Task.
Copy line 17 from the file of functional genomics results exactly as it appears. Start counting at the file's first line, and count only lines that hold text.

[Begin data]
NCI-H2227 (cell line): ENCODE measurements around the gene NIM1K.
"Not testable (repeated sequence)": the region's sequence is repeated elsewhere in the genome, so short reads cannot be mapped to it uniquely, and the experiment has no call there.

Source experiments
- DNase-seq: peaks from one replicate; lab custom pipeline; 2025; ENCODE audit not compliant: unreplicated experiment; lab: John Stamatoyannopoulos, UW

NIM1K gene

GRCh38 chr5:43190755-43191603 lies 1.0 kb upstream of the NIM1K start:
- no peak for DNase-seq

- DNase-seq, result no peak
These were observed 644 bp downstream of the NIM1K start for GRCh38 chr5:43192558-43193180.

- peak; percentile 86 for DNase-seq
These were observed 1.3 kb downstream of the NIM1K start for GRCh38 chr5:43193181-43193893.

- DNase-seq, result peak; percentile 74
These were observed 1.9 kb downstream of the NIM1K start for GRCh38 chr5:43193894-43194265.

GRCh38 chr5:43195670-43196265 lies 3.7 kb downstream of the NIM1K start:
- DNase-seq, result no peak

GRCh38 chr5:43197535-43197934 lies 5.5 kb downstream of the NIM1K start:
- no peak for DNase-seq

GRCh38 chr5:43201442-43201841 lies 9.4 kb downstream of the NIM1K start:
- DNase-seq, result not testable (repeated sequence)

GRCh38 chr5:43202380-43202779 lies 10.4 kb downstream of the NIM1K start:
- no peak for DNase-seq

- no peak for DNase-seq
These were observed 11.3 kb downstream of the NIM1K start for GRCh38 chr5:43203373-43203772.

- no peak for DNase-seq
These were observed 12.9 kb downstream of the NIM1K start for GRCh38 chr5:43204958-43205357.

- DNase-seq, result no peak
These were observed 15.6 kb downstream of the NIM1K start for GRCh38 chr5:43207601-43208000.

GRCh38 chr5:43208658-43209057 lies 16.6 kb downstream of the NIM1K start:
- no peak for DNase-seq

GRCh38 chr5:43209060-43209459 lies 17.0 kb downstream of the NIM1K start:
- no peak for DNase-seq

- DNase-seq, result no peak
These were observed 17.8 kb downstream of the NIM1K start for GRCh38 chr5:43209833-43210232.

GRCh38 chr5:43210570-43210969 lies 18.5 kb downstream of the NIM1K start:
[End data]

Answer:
- no peak for DNase-seq